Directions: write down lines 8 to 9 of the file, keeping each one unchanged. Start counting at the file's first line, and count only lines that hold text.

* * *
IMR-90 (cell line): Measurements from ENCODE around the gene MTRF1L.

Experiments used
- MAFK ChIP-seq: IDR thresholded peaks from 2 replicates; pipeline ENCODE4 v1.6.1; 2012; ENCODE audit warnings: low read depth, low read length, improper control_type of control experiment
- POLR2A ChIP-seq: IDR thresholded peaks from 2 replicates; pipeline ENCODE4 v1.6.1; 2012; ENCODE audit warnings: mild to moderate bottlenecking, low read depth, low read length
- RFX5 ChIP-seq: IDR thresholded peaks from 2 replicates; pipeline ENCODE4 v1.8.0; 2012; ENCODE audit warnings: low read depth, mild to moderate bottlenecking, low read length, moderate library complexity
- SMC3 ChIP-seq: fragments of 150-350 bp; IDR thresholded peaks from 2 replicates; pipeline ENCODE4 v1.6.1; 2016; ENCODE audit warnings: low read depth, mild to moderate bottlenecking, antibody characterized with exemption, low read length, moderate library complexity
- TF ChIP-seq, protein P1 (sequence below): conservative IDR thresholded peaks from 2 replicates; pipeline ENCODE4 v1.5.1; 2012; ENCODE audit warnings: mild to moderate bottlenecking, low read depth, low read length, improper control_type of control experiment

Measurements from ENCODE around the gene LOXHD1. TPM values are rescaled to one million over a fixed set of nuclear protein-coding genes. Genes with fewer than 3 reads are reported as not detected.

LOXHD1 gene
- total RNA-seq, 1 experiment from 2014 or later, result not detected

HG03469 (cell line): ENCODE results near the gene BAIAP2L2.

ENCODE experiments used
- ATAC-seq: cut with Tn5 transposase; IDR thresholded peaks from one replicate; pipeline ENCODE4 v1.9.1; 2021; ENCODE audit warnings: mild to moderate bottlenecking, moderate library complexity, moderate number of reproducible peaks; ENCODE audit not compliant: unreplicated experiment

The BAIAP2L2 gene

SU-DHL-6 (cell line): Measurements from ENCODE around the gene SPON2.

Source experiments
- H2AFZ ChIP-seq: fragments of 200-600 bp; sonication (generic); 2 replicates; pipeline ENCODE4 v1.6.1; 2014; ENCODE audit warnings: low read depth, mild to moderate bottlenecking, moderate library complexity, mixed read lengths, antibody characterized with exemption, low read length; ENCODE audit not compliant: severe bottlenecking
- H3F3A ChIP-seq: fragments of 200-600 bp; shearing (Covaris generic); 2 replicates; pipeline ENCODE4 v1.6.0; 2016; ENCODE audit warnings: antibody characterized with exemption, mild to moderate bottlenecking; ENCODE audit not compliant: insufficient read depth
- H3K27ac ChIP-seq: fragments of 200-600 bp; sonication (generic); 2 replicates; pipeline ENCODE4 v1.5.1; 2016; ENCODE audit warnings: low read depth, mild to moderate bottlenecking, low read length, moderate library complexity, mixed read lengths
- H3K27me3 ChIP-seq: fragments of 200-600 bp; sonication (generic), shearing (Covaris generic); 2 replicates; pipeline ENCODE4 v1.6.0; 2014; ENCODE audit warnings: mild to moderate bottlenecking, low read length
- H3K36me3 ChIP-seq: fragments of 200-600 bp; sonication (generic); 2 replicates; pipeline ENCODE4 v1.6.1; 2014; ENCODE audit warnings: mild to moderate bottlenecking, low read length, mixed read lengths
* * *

Measurements from ENCODE around the gene LOXHD1. TPM values are rescaled to one million over a fixed set of nuclear protein-coding genes. Genes with fewer than 3 reads are reported as not detected.

LOXHD1 gene